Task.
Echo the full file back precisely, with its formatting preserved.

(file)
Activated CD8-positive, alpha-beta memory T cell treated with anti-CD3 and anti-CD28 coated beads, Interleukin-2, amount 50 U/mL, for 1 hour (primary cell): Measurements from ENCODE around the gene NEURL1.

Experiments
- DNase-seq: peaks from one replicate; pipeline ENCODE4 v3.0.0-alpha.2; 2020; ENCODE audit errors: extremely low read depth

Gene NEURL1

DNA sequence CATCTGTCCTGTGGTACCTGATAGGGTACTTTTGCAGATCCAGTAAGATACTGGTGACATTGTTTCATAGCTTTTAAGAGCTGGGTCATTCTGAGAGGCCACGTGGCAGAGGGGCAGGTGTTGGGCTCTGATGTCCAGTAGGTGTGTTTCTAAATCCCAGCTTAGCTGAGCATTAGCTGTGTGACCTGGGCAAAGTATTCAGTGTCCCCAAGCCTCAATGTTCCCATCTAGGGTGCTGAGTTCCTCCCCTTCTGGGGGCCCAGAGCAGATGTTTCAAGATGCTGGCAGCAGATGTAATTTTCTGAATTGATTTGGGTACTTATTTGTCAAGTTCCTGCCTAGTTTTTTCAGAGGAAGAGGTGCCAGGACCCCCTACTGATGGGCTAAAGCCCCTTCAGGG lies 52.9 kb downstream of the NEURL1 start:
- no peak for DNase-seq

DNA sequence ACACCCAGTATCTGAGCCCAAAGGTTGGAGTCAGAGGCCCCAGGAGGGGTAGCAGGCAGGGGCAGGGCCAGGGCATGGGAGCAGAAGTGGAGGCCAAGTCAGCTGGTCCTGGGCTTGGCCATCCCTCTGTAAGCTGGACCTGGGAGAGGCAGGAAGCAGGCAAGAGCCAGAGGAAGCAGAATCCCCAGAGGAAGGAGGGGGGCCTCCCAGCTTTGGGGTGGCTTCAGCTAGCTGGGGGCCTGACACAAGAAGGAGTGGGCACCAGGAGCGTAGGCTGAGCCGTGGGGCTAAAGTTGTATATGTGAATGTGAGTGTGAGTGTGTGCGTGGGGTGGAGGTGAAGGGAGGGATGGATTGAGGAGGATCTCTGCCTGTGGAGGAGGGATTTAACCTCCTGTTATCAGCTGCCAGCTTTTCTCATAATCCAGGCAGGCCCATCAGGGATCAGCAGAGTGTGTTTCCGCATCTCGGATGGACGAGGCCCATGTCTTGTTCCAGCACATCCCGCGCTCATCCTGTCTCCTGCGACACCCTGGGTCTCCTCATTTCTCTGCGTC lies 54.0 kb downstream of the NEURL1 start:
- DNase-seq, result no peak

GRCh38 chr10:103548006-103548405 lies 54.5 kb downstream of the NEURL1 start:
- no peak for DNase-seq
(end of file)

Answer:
Activated CD8-positive, alpha-beta memory T cell treated with anti-CD3 and anti-CD28 coated beads, Interleukin-2, amount 50 U/mL, for 1 hour (primary cell): Measurements from ENCODE around the gene NEURL1.

Experiments
- DNase-seq: peaks from one replicate; pipeline ENCODE4 v3.0.0-alpha.2; 2020; ENCODE audit errors: extremely low read depth

Gene NEURL1

DNA sequence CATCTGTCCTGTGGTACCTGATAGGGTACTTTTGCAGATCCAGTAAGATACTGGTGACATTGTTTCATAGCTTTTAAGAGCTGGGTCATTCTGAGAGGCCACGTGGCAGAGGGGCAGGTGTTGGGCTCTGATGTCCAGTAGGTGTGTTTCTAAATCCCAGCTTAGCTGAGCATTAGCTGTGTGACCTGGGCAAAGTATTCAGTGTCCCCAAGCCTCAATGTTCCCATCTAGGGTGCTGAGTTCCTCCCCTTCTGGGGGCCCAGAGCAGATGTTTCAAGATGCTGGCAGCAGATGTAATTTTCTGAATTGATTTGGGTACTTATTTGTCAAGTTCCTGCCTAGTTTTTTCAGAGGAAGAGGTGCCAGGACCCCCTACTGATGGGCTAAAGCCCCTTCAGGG lies 52.9 kb downstream of the NEURL1 start:
- no peak for DNase-seq

DNA sequence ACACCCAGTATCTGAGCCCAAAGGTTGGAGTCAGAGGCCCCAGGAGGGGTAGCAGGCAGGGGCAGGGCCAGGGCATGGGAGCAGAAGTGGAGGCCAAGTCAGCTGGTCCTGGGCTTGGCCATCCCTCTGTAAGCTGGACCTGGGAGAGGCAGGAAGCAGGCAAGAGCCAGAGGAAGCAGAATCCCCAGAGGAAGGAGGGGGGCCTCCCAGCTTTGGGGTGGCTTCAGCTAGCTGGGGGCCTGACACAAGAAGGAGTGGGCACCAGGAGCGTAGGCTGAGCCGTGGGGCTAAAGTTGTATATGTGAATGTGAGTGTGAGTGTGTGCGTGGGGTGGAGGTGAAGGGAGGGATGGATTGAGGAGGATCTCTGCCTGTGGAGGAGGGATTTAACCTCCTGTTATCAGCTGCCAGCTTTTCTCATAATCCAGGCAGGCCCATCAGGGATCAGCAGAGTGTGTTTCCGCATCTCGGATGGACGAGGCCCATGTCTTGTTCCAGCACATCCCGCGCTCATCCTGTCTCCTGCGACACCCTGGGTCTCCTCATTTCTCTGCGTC lies 54.0 kb downstream of the NEURL1 start:
- DNase-seq, result no peak

GRCh38 chr10:103548006-103548405 lies 54.5 kb downstream of the NEURL1 start:
- no peak for DNase-seq